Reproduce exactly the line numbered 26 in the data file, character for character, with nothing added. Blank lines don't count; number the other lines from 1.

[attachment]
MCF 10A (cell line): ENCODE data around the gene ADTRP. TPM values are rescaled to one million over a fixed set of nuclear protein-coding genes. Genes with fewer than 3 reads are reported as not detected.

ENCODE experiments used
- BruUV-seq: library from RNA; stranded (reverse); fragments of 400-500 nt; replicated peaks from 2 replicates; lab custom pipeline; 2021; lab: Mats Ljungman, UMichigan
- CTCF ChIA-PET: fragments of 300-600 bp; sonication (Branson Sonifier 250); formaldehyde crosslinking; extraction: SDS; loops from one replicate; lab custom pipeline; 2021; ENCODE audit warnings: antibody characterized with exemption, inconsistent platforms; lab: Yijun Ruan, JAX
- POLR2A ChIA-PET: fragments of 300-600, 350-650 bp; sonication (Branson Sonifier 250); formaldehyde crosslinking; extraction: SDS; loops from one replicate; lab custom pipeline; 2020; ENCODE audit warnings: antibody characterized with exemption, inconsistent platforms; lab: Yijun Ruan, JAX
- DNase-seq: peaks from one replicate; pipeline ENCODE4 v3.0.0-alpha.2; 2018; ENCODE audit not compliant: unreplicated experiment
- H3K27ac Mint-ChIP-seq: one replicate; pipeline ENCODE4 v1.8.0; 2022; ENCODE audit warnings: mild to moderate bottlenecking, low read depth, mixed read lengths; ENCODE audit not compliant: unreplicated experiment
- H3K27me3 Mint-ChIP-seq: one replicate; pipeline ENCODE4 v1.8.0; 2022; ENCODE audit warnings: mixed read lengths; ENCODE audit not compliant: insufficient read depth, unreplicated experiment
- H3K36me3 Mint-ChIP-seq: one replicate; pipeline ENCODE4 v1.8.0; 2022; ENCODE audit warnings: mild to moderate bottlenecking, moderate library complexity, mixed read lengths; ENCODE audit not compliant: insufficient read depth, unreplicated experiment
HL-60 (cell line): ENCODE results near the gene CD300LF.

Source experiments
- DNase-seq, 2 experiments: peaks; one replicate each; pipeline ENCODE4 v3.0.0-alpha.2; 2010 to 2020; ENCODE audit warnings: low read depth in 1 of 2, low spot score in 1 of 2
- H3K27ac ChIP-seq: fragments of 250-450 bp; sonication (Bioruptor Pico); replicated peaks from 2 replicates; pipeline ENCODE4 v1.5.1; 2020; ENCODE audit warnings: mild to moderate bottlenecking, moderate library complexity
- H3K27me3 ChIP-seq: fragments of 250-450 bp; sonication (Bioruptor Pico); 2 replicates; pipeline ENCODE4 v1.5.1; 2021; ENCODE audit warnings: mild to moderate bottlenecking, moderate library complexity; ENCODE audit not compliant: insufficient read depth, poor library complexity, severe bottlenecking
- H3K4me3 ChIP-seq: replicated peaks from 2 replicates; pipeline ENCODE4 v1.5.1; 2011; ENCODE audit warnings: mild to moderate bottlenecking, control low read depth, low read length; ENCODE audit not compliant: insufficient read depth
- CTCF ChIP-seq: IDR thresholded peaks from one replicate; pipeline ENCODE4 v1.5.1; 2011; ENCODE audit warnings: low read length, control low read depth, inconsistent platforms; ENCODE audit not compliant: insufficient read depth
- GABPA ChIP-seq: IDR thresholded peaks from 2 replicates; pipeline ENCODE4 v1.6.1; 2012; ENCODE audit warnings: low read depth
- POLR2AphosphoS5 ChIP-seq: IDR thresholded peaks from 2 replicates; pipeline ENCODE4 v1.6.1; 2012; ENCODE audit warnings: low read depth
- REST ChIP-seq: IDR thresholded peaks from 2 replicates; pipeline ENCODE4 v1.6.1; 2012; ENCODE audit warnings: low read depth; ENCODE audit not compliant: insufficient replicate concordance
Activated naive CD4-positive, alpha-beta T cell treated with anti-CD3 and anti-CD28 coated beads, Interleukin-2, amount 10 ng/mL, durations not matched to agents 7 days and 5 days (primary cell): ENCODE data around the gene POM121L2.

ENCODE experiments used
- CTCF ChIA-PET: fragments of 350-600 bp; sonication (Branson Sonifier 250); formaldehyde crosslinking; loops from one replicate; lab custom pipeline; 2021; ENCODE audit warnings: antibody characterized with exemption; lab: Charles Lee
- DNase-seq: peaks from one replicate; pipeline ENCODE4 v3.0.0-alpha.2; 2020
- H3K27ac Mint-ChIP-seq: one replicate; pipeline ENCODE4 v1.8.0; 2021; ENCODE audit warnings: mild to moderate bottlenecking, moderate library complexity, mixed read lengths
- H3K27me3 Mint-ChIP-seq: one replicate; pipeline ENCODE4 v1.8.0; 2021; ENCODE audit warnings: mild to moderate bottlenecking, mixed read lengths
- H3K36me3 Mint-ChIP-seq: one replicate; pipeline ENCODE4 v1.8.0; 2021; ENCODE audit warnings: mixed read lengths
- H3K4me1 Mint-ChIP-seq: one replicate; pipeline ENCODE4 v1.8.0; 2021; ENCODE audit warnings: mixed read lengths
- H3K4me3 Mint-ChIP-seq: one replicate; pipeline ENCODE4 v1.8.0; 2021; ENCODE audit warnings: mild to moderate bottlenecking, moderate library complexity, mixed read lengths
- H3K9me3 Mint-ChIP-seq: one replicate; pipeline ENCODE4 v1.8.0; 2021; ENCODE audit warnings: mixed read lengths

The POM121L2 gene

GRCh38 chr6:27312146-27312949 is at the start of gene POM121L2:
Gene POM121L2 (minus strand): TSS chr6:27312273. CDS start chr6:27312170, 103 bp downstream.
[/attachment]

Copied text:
- H3K36me3 Mint-ChIP-seq: one replicate; pipeline ENCODE4 v1.8.0; 2021; ENCODE audit warnings: mixed read lengths